wpid-wp-1425648226410.jpeg

As you can probably infer from the little circle around number 4, I decided to write an Essay about topic 4. I’ve always been interested in detective stories so this was an easy choice for me, but I have absolutely no idea what I wrote about for three hours. Nor do I recall actually ever getting a mark for the essay, so I never really knew whether it really counted for anything. I do remember, however, that I had another 3-hour examination in the afternoon of the same day, two three-hour examinations the following day, and would have had two the day after that had I not elected to do a theory project which let me off one paper at the end.

I survived this rigorous diet of examinations (more-or-less) and later that year moved to Sussex to start my DPhil, returning here couple of years ago as Head of the same School in which I did my graduate studies. To add further proof that the universe is cyclic, this year I’ve taken on the job of being External Examiner for physics at the University of Cambridge, the same place I did my undergraduate studies.

Anyway, to get back to the essay paper, we certainly don’t set essay examinations like that here in the Department of Physics & Astronomy at the University of Sussex and I suspect they no longer do so in the Department of Physics at Cambridge. I don’t really see the point of making students write such things under examination conditions. On the other hand, I do have an essay as part of the coursework in my 2nd Year Theoretical Physics module. That may seem surprising and I’m not sure the students like the idea, but the reason for having it is that theoretical physics students don’t do experimental work in the second year so they don’t get the chance to develop their writing skills through lab reports. The essay titles I set are much more specific than those listed in the paper above and linked very closely to the topics covered in the lectures, but it’s still an opportunity for physics students to practice writing and getting some feedback on their efforts. Incidentally, some of the submissions last year were outstandingly good and I’m actually quite looking forward to reading this year’s crop!

How Labour’s Tuition Fee Proposals Should Be Implemented

Posted in Education, Finance with tags , , , , , , on February 27, 2015 by telescoper

The big news today is Ed Milliband’s announcement that, if elected, the Labour Party would cut the maximum tuition fee payable by students in English universities from £9K to £6K. That will of course be broadly welcomed by prospective students (and indeed current ones, whose fees will be reduced from 2016 onwards). There is however considerable nervousness around the university sector about whether and how the cut of 33% in fee income will be made good. The proposal seems to be that the shortfall of around £3bn will be made up by grants from government to universities, funded by a reduction in tax relief on pension contributions made by high earners.  I have yet to see any concrete proposals on how these grants would be allocated.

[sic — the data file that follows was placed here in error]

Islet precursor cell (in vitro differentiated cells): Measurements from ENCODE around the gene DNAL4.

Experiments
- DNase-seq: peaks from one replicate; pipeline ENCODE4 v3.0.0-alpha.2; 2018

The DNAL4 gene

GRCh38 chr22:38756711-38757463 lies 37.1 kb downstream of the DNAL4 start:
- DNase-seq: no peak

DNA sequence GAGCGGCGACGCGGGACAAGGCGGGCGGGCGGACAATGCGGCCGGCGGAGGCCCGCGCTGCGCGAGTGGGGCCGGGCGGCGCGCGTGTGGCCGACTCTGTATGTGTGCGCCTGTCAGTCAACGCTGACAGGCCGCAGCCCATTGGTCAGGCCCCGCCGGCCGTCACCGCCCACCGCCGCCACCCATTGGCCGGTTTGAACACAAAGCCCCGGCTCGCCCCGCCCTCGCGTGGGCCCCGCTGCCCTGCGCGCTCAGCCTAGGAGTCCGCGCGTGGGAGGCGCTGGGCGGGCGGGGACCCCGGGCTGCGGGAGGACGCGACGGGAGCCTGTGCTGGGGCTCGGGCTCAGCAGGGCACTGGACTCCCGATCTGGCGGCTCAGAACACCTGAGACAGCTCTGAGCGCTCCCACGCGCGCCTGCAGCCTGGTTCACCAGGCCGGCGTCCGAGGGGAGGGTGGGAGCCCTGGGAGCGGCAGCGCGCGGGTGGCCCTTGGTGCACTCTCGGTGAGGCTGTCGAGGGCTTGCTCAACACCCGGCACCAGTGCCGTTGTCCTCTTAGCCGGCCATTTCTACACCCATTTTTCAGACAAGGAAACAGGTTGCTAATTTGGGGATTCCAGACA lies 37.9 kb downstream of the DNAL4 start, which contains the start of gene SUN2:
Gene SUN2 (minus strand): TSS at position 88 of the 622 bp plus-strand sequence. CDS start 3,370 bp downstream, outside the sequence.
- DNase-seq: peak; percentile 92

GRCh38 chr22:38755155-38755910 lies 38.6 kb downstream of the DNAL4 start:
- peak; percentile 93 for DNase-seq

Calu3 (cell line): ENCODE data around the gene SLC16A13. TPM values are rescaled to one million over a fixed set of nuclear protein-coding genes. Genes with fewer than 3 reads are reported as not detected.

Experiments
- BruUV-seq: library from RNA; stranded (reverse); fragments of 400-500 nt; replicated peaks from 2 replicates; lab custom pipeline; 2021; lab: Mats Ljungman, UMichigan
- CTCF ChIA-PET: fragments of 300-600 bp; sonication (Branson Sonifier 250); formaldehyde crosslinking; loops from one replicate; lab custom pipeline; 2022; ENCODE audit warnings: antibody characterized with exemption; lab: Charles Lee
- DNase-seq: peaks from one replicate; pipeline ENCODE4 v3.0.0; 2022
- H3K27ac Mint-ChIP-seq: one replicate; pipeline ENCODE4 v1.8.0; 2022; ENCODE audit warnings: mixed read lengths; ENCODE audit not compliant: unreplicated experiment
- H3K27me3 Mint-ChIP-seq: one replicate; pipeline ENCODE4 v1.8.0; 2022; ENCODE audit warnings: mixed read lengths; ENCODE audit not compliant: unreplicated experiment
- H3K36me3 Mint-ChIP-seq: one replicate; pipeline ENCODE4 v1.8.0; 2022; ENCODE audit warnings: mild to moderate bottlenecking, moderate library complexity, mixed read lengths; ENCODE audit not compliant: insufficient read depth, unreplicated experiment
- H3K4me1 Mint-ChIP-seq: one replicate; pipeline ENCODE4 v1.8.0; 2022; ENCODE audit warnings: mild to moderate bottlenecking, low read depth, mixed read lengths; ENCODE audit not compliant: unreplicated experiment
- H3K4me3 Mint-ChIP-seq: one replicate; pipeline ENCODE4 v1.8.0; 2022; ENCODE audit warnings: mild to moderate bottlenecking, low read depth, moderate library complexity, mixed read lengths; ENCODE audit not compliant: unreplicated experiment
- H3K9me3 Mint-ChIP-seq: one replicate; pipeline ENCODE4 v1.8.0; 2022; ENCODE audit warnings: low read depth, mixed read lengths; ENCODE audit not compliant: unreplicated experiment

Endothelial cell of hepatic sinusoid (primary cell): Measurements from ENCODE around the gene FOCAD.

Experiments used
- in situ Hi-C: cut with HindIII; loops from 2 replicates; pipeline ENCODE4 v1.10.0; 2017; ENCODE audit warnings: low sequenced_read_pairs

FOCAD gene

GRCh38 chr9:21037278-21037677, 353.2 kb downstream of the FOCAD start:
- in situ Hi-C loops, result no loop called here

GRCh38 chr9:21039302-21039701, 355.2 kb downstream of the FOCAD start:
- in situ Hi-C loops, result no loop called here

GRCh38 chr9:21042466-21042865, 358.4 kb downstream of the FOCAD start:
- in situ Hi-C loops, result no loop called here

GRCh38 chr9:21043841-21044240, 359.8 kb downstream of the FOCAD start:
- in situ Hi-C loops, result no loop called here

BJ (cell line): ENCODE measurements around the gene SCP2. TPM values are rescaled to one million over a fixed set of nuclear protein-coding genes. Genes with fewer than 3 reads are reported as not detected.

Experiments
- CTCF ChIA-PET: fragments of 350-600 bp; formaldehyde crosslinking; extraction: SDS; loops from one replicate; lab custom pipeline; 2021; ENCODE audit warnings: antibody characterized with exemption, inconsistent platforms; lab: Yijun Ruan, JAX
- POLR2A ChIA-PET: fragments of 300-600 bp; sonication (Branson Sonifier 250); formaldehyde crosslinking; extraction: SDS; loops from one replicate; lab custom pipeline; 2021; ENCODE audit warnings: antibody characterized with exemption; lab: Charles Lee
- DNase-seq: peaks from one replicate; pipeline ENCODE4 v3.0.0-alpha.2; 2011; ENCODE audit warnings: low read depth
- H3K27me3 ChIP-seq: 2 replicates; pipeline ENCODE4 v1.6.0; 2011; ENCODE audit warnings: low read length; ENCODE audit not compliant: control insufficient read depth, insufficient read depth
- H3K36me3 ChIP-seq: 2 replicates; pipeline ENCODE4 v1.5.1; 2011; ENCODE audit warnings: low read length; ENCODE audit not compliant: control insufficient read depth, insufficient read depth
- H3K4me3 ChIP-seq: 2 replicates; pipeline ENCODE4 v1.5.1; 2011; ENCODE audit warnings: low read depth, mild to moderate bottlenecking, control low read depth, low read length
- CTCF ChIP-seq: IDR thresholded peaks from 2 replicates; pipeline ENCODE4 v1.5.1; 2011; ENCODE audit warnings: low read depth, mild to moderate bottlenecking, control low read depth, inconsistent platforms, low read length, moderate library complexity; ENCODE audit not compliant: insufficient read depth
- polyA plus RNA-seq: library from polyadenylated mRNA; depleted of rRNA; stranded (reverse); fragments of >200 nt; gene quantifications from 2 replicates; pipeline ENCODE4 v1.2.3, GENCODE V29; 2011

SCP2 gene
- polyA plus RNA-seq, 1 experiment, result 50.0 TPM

I would like here to make a proposal on how this allocation should be done, in such a way that it corrects a serious anomaly in how the current funding arrangements from the Higher Education Funding Council for England (HEFCE) affect Science, Technology, Engineering and Mathematics (STEM) disciplines. For the record, I’ll declare my interest in this: I work in a STEM area and am therefore biased.

I’ll explain my reasoning by going back a few years. Before the introduction  of the £9K tuition fees in 2012  (i.e. in the `old regime’), a University would receive income from tuition fees of up to £3375 per student and from a `unit of resource’ or `teaching grant’ that depends on the subject. As shown in the upper part of Table C below which is taken from a HEFCE document:

Budgets

In the old regime, the  maximum income per student in Physics was thus £8,269 whereas for a typical Arts/Humanities student the maximum was £5,700. That means there was a 45% difference in funding between these two types of subject. The reason for this difference is that subjects such as physics are much more expensive to teach. Not only do disciplines like physics require expensive laboratory facilities (and associated support staff), they also involve many more contact hours between students and academic staff than in, e.g. an Arts subject.  However, the differential is not as large as you might think: there’s only a factor two difference in teaching grant between the lowest band (D, including Sociology, Economics, Business Studies, Law and Education) and the STEM band B (including my own subject, Physics). The real difference in cost is much larger than that, and not just because science subjects need laboratories and the like.